The aftermarth of a disease

WHO would have thought you could get frostbite from treatment of Cervical Cancer – 15yrs on?
Or that my Diabetes Type II which I no longer have could have contributed?!
Or that this… isn’t actually going to get better, you cannot fix it – only manage it?!!
What IS surprising to me is that I am only learning this NOW.. I am only starting to understand the aftermath of the diseases that I have carried. Some unpreventable and others due to my Obesity.

1: Nerve conduction studies NCS’s check the transmission of electrical current through a nerve. With this test, an image of the nerve conducting an electrical signal is projected onto a screen. Nerve impulses that seem slower or weaker than usual indicate possible damage. This test allows the doctor to assess the condition of all the nerves in the arms and legs.
Result: This showed that my nerve impulses were strong [100% ] in your legs however in the toes they were significantly weaker [ down to 0% ] which indicated further testing via EMGs Left foot 2nd [45%], 4th [-10%}& 5th [-1%] Right foot 2nd [-20%], 3rd [40%], 4th [-10%] 5th [-10%]

2: Electromyography (EMG) shows how well muscles respond to electrical signals transmitted by nearby nerves. The electrical activity of the muscle is displayed on a screen. A response that is slower or weaker than usual suggests damage to the nerve or muscle. This test is often done at the same time as nerve conduction studies.
Results: Legs strong [100%] however muscular damaged appeared in several toes. Left foot 2nd [40%], 4th [10%}& 5th [ 10%] Right foot 2nd [25%], 3rd [50%], 4th [10%] 5th [10%] Due to strength and conditioning there is an increase in muscular % vs nerve damage.

3: Quantitative sensory testing (QST) uses the response to stimuli, such as pressure, vibration, and temperature, to check for neuropathy.
Results: All fine EXCEPT in my toes. I have normal pressure and vibration and below normal stimuli and temperature.

4: A check of heart rate variability shows how the heart responds to deep breathing and to changes in blood pressure and posture. 
Result: Above Healthy range.

5: An ultrasound uses sound waves to produce an image of internal organs. An ultrasound of the bladder and other parts of the urinary tract, for example, can show how these organs preserve a normal structure and whether the bladder empties completely after urination.
Result: Above Healthy range.

Diagnosis: Chemo-induced Peripheral Neuropathy with the possibility of Diabetic Peripheral Neuropathy adding further damage.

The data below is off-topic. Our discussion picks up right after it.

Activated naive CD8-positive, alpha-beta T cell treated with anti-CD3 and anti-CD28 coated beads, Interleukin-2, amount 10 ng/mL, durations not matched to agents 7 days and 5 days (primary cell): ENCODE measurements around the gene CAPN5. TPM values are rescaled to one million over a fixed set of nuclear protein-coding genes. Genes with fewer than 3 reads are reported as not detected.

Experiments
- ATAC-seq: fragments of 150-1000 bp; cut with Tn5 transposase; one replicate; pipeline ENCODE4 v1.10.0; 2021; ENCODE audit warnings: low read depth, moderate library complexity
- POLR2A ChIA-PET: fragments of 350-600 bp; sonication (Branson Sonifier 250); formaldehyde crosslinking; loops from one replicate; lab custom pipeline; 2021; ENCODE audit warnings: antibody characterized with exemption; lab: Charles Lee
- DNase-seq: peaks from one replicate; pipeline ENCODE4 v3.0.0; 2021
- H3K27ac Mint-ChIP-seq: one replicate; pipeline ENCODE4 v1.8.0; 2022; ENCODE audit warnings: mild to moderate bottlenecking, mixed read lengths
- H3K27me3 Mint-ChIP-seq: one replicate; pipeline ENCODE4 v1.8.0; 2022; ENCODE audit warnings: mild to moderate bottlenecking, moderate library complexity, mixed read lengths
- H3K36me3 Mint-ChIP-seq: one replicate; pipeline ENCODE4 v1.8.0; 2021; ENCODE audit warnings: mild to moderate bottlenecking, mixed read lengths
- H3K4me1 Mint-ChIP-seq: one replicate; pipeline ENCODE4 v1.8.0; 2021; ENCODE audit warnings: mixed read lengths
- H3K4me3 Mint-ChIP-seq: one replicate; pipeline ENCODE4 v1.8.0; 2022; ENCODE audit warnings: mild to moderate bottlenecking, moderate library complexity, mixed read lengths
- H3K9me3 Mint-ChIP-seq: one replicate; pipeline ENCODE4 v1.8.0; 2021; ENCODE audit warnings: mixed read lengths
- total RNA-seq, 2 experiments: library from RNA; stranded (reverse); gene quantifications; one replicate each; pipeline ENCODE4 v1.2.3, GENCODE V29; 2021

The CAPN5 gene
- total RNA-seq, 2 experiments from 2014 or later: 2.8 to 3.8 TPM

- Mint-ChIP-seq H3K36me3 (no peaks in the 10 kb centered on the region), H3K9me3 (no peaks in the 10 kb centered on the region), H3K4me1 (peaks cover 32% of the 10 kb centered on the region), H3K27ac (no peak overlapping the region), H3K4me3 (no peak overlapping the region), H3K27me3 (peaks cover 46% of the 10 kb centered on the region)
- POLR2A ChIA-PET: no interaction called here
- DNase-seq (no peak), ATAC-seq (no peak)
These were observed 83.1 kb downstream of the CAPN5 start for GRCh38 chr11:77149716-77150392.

Neuropathy is either inherited or a result of disease or trauma within the body. The 3 different chemotherapy drugs used is believed to have been the cause with 8yrs of Type II Diabetes possibly contributing to some of the damage.

Prognosis: There is nothing that can be done, this is about management. My toes don’t move** the way they should, they feel pain etc. but can’t hold in heat, they just give it out and they can’t regulate my body temp. This actually makes sense.. this is why my toes broke so easily and when they did they ended up facing 180 degrees and why when I swim in winter my toes don’t ‘walk right’ I have even ended up walking on and ripping my toe nails right off as I can’t feel them turning around.
They have predicted that I have had Frost Nip since I have lost weight. Prior to this my body composition meant my feet were actually 1.5 size bigger due to my weight now they are smaller. Also due to standing on concrete for so many hours unable to feel my heat going, I just feel my feet frozen I developed frostbite. Frostbite can’t really be treated when you can’t regulate your heat so it is a matter of managing it throughout the winter and ensuring I take care of my feet leading into next winter. This management will now be for life!

I do want to say that I am in no way complaining at this aftermath, as I am one of the blessed that have survived Cancer and would never begin to complain about being here AT ALL. I have lost one of my closest friends and countless family members to this horrid disease. This blog is about awareness, I am not the type of person who walks in and blindly accepts any Dr’s comments. I ask endless questions and always have. Yet I was never aware of this possibility and I had MANY indicators that had me in front of professionals during and since my Chemo. I then went onto develop Type II Diabetes and again NOTHING about this possibility was ever mentioned. Would I have changed my lifestyle back then?.. who knows and why even think that way. BUT if you are reading this and have had or have any Cancers OR are fighting Diabetes, ask ASK the relevant questions!